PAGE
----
At the start of each book, there’s a little blurb that says “Names, characters, places and incidents either are the products of the author’s imagination or are used fictitiously…” While true, there is one scene in Loyalty to the Cause that fictionalizes a real event. It happened in Mexico.
My wife and I were in Zihuatanejo and we were looking for an ATM. A local gentleman who spoke perfect English pointed one out for us. We got to talking, and he offered to take us the following day to see the local sites. It was one of those things where, looking back, it seems a risky choice now, but back then it sounded like and was a great adventure.
We met Victor at the local bus station. We were going to take a local bus to a nearby village, meet the people, see a 300-year-old cactus, and see some artifacts found in the area. All of that happened, but the scene stolen for Loyalty to the Cause happened on the bus ride. It made several stops as we made our way into the countryside, and at one of them, a strange gentleman came aboard. Unlike the other passengers, he was in a business suit, and he stood at the front of the bus. He started speaking to the entire bus, gesturing with a folded case that looked to us like it might hold a passport.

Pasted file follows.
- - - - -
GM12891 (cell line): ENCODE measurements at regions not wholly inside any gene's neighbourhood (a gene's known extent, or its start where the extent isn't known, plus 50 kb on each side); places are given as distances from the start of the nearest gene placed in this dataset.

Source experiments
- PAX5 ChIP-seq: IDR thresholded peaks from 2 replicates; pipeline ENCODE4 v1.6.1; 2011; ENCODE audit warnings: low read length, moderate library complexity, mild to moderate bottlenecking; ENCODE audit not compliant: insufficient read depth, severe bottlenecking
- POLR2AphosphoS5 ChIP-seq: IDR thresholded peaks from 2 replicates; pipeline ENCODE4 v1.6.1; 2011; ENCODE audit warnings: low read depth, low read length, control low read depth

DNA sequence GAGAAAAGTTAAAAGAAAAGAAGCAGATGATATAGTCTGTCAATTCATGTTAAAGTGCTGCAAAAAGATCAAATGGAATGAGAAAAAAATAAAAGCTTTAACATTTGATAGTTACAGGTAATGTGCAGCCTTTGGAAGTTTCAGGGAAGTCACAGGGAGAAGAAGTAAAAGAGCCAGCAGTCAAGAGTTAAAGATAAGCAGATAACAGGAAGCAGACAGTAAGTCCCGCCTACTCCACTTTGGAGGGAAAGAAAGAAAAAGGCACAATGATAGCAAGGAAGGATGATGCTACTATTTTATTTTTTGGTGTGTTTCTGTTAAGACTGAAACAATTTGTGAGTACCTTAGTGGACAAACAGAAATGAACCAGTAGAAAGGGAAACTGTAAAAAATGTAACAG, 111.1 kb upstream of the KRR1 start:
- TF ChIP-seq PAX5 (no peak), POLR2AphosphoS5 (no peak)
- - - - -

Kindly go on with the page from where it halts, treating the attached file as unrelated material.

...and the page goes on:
My wife and I didn’t speak Spanish well enough to understand what he wanted. Taking our cue from the folded case, we were guessing he was checking passports for some reason, and we had left ours at our hotel. What would we do if he asked to see our identification? Frantic, we turned to Victor, who was sitting in the seat behind us and asked if the man was a government official and would ask for our passports.
“No, he’s just some guy selling wallets.”
Because, of course, one should expect a finely dressed wallet salesman on a country bus in Mexico. Anyway, you’ll know the scene in Loyalty to the Cause this story inspires when you read it.